An old scam in the domain names industry is back, this merits a throwback post about Domain Slamming. We first wrote about the shady marketing practices of a company that called itself the ‘Domain Registry of Canada’ all the way back in 2011. Read on to know more about how to protect yourself from these practices.
Thanks to Sim, a smart and vigilant Webnames customer, we discovered that the scammers are back at it (and probably never stopped). Below is a letter he received on good old snail mail (some details are redacted in the interest of privacy).
What is Domain Slamming?
Domain Slamming is when a company which has no connection to the domain owner (registrant) sends unsolicited and misleading communication that encourages the registrant to transfer the domain to its own brand, under the pretext of being a ‘Domain Expiration Notice’. The communication usually pretends to be an official authority (sometimes labels itself a ‘registry’) and tries to scare registrants that their websites or email will stop working if the domains are not renewed, and conveniently underplay the fact that this involves a domain transfer.
The owner of a domain name is sent an email or direct mail (in this instance, it was physical mail with an official looking envelope, letter head and more) that lists the domain name, its date of expiry, suggested renewal terms, payment form with fields for credit card details and a reply envelope. The letter in this instance was allegedly sent by ‘Doman Registry’ with a maple leaf logo. What’s more, the letter even contained a few upsells for .NET and .ORG domains with the same string (the audacity!).
Who is ‘Domain Registry’, why is this a scam?
In domain name parlance, a registry is the organization that operates a top-level domain extension, such as .CA or .COM. The official registry for .CA domains is CIRA and that for .COM is Verisign, .CA is the designated country code domain extension of Canada. We cannot be sure who ‘Domain Registry of Canada’ as claimed in the letter is, but we know that they are not the team that operates the .CA domain registry. ICANNWiki have cataloged a list of issues and related incidents that makes for interesting reading.
As to why I call this a scam, the (deliberately?) misleading name is a dead giveaway. The fact that they scraped your data (more on how they might have done that, below) and contacted you in an unsolicited fashion is potentially illegal (on spam and fraud counts according to US courts) and certainly unethical.
If you have your domain names with Webnames and would like to change providers, you always have the option to transfer out, but it is our moral imperative to ensure that a transfer is your deliberate intention. A domain transfer requires an authorization code which is a step that is glossed over in the above notice, while your payment details are collected up front. This puts your payment details at risk in the hands of a company that doesn’t appear very trustworthy.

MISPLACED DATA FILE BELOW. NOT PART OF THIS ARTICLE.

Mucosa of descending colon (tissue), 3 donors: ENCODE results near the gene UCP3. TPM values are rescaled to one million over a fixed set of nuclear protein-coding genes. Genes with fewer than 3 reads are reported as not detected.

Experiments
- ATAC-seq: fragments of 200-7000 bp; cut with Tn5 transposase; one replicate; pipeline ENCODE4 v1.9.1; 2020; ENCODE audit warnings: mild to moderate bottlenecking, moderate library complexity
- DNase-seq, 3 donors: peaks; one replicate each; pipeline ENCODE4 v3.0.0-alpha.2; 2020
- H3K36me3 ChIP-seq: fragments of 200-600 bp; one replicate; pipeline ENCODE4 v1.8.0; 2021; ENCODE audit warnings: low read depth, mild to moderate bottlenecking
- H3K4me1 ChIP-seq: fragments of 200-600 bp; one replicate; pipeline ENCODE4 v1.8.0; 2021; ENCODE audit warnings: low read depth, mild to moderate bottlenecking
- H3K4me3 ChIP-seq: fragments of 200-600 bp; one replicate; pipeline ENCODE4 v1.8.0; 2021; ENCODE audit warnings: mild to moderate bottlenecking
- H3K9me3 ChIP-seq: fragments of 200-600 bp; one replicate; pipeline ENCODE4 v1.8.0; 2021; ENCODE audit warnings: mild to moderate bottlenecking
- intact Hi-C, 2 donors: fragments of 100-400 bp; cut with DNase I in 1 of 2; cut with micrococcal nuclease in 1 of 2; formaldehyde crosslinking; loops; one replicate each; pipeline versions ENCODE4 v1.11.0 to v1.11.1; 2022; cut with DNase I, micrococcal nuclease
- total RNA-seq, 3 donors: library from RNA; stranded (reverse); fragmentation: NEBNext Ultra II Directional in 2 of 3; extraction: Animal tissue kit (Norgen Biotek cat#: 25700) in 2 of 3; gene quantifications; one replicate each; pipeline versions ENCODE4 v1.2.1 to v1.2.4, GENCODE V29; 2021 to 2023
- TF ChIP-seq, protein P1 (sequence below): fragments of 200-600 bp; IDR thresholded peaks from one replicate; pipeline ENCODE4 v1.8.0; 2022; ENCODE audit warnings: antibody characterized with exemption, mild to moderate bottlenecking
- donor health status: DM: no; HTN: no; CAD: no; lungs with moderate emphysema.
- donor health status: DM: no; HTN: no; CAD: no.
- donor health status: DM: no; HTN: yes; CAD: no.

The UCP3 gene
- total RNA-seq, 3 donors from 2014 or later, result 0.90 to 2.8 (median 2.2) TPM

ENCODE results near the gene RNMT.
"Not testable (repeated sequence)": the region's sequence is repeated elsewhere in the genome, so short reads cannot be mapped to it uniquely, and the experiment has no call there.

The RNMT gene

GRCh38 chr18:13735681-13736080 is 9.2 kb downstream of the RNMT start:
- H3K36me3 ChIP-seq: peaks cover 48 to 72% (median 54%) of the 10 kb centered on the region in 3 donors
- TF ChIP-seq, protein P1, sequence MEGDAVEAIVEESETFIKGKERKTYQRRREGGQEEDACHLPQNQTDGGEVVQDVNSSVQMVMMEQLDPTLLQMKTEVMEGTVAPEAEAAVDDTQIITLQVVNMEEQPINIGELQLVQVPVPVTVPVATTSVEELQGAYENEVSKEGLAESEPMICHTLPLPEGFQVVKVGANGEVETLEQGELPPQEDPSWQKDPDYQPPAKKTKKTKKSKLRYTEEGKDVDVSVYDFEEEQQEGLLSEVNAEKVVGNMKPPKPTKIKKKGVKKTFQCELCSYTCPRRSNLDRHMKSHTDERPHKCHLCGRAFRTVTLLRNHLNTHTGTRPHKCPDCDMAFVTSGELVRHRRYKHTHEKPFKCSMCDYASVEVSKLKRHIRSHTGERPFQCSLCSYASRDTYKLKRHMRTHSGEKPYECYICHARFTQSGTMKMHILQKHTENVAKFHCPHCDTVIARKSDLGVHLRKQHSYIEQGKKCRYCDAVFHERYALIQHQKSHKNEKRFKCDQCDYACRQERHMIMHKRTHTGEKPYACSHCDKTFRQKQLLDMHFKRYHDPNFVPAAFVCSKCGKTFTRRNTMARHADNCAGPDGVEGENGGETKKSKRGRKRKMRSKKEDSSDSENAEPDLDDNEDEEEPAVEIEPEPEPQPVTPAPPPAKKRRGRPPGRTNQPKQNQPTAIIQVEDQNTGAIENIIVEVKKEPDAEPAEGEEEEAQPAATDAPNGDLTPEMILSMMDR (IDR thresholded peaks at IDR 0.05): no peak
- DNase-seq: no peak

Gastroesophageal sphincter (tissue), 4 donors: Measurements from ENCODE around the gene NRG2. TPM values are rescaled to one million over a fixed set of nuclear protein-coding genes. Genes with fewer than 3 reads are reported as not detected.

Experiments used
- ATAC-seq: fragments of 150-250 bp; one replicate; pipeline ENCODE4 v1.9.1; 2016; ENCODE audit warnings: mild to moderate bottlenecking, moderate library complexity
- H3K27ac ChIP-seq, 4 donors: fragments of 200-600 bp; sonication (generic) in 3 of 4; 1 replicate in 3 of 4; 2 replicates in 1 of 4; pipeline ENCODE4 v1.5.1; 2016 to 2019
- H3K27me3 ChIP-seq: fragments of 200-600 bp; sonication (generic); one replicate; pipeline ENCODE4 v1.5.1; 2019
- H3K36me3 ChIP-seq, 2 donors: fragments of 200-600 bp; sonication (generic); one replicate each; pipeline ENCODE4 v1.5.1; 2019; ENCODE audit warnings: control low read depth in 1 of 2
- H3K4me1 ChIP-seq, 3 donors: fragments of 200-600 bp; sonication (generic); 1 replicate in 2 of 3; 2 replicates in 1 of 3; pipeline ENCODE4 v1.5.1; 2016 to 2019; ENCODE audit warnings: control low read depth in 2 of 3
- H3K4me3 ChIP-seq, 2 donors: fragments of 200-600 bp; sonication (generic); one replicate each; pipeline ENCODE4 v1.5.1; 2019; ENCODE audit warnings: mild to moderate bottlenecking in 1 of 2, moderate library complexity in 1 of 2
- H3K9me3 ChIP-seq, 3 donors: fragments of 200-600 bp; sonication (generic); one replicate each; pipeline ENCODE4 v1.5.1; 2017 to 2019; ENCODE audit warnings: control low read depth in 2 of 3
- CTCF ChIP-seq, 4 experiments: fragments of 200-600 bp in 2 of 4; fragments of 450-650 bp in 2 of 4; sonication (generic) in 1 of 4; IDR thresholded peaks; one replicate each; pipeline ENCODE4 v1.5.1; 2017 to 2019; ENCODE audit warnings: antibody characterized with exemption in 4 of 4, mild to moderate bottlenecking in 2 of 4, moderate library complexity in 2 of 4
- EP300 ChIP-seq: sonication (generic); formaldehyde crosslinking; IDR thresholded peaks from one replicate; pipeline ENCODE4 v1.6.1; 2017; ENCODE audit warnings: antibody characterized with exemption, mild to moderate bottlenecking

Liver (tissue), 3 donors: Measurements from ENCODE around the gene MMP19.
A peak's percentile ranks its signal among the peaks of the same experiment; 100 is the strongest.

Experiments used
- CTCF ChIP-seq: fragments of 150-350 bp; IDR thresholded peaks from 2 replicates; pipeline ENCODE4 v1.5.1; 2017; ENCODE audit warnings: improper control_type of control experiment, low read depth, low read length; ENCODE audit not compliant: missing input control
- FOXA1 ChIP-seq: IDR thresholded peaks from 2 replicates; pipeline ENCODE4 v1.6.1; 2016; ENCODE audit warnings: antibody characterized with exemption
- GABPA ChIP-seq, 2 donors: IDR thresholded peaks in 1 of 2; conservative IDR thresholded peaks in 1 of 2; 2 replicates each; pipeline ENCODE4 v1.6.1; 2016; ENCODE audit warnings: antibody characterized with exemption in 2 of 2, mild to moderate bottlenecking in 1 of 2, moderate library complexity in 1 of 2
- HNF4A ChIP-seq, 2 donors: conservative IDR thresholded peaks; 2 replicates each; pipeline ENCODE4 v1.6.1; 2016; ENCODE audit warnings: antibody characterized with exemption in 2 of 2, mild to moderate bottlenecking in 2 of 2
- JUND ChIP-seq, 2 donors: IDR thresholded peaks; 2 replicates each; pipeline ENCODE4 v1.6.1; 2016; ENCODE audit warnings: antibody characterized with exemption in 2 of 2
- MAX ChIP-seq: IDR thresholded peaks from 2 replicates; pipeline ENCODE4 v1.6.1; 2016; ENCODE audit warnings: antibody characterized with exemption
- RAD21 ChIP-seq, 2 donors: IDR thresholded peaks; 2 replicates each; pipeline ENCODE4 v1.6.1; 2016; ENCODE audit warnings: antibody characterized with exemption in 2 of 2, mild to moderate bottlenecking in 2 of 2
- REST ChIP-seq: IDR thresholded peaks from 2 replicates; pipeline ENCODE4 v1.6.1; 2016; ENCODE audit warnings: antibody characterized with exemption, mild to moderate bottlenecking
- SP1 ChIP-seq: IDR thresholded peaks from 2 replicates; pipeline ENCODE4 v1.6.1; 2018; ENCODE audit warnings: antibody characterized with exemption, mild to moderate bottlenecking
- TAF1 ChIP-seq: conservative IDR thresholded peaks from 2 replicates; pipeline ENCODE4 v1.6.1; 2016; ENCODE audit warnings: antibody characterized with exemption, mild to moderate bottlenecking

An organization that went by the name ‘Domain Registry of Canada’ had its accreditation to register .CA domain names revoked by CIRA following similar domain slamming incidents in 2013. Below is a screenshot that shows this website state that they do not support .CA domains.
I don’t know for certain that the ‘Domain Registry’ in this incident is the same ‘Domain Registry of Canada’ from 2011, but the notice template, location and the modus operandi looks uncannily like that attempt.
But… the scammers had my name, address and the domain expiry date. How did they get it?
ICANN, the administrative authority for domain names mandates that domain ownership data is made public through a Whois lookup and in this case, it appears that the scammers scraped the Whois database to collect registrant information and send out these notices. Whois privacy protection helps you protect your personal information in this scenario.
I received a similar expiration invoice on my mail or email, what should I do next?
Webnames sends automated domain renewal reminders to ensure that you do not lose your valuable data. In fact, we encourage automatic renewals to save you the trouble.
We send domain renewal reminders on both email and regular mail. We send emails only from from a Webnames.ca email ID and regular mail will contain our office address, phone number and your account details.
If you received a Domain Expiration notice from an unfamiliar sender, the safest thing to do is ignore it. If you would like to help us or if you need to verify the authenticity of a renewal reminder, please contact support.
If the communication you received looks anything like the letter we shared at the top of this article, might I suggest:
In addition, we strongly recommend that you enable Domain Privacy with each of your domains so that your personal details such as name, address, contact and domain expiry are not open to spammers and abuse.